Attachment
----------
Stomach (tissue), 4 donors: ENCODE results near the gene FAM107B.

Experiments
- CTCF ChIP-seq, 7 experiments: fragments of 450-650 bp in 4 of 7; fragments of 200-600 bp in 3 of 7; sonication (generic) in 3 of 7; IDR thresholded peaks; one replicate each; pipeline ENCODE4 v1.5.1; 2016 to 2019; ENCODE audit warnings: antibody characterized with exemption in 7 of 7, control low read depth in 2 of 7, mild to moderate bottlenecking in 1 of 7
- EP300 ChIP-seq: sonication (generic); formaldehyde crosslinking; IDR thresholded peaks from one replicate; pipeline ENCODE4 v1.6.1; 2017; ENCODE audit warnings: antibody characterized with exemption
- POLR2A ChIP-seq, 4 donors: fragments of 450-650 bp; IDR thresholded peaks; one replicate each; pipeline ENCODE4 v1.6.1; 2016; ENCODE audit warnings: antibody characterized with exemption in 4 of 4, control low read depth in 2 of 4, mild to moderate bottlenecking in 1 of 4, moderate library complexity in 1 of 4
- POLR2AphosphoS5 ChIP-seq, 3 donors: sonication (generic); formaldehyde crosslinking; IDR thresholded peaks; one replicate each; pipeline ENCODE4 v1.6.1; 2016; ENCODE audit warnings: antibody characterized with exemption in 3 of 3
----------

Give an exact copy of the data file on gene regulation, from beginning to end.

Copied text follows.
Stomach (tissue), 4 donors: ENCODE results near the gene FAM107B.

Experiments
- CTCF ChIP-seq, 7 experiments: fragments of 450-650 bp in 4 of 7; fragments of 200-600 bp in 3 of 7; sonication (generic) in 3 of 7; IDR thresholded peaks; one replicate each; pipeline ENCODE4 v1.5.1; 2016 to 2019; ENCODE audit warnings: antibody characterized with exemption in 7 of 7, control low read depth in 2 of 7, mild to moderate bottlenecking in 1 of 7
- EP300 ChIP-seq: sonication (generic); formaldehyde crosslinking; IDR thresholded peaks from one replicate; pipeline ENCODE4 v1.6.1; 2017; ENCODE audit warnings: antibody characterized with exemption
- POLR2A ChIP-seq, 4 donors: fragments of 450-650 bp; IDR thresholded peaks; one replicate each; pipeline ENCODE4 v1.6.1; 2016; ENCODE audit warnings: antibody characterized with exemption in 4 of 4, control low read depth in 2 of 4, mild to moderate bottlenecking in 1 of 4, moderate library complexity in 1 of 4
- POLR2AphosphoS5 ChIP-seq, 3 donors: sonication (generic); formaldehyde crosslinking; IDR thresholded peaks; one replicate each; pipeline ENCODE4 v1.6.1; 2016; ENCODE audit warnings: antibody characterized with exemption in 3 of 3